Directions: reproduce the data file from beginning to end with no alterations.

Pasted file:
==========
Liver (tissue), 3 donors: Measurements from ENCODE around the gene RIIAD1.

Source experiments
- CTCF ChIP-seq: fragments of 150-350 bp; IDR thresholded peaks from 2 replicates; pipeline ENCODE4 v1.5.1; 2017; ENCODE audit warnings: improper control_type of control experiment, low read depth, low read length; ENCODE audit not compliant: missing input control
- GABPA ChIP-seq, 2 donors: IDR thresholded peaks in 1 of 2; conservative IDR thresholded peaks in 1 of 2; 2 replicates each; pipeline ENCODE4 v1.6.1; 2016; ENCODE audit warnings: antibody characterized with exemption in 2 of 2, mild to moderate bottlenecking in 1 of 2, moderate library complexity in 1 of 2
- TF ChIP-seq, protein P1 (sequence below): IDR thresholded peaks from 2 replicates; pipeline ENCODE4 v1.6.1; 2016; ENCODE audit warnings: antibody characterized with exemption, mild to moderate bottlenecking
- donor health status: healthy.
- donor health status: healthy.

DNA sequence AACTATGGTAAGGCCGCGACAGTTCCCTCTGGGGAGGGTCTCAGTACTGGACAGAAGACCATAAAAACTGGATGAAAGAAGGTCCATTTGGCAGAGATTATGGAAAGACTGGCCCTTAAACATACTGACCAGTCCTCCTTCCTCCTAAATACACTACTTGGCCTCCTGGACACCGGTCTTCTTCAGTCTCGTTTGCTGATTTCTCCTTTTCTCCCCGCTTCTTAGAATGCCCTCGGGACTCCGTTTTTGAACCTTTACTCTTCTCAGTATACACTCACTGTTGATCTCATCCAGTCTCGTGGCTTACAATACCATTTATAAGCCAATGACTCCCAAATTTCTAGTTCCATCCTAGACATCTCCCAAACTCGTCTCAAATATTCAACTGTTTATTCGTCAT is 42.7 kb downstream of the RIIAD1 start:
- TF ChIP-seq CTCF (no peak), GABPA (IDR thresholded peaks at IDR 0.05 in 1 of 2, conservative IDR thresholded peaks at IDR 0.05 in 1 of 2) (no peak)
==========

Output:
Liver (tissue), 3 donors: Measurements from ENCODE around the gene RIIAD1.

Source experiments
- CTCF ChIP-seq: fragments of 150-350 bp; IDR thresholded peaks from 2 replicates; pipeline ENCODE4 v1.5.1; 2017; ENCODE audit warnings: improper control_type of control experiment, low read depth, low read length; ENCODE audit not compliant: missing input control
- GABPA ChIP-seq, 2 donors: IDR thresholded peaks in 1 of 2; conservative IDR thresholded peaks in 1 of 2; 2 replicates each; pipeline ENCODE4 v1.6.1; 2016; ENCODE audit warnings: antibody characterized with exemption in 2 of 2, mild to moderate bottlenecking in 1 of 2, moderate library complexity in 1 of 2
- TF ChIP-seq, protein P1 (sequence below): IDR thresholded peaks from 2 replicates; pipeline ENCODE4 v1.6.1; 2016; ENCODE audit warnings: antibody characterized with exemption, mild to moderate bottlenecking
- donor health status: healthy.
- donor health status: healthy.

DNA sequence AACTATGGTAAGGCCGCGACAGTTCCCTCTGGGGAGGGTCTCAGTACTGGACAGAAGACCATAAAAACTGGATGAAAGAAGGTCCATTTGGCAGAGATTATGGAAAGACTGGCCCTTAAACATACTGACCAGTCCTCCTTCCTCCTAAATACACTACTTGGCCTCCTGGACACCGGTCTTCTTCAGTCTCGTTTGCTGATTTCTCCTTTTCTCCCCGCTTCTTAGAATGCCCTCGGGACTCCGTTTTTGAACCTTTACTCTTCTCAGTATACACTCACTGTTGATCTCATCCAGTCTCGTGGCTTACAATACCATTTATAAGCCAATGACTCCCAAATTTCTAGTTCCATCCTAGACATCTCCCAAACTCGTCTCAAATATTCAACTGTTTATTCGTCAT is 42.7 kb downstream of the RIIAD1 start:
- TF ChIP-seq CTCF (no peak), GABPA (IDR thresholded peaks at IDR 0.05 in 1 of 2, conservative IDR thresholded peaks at IDR 0.05 in 1 of 2) (no peak)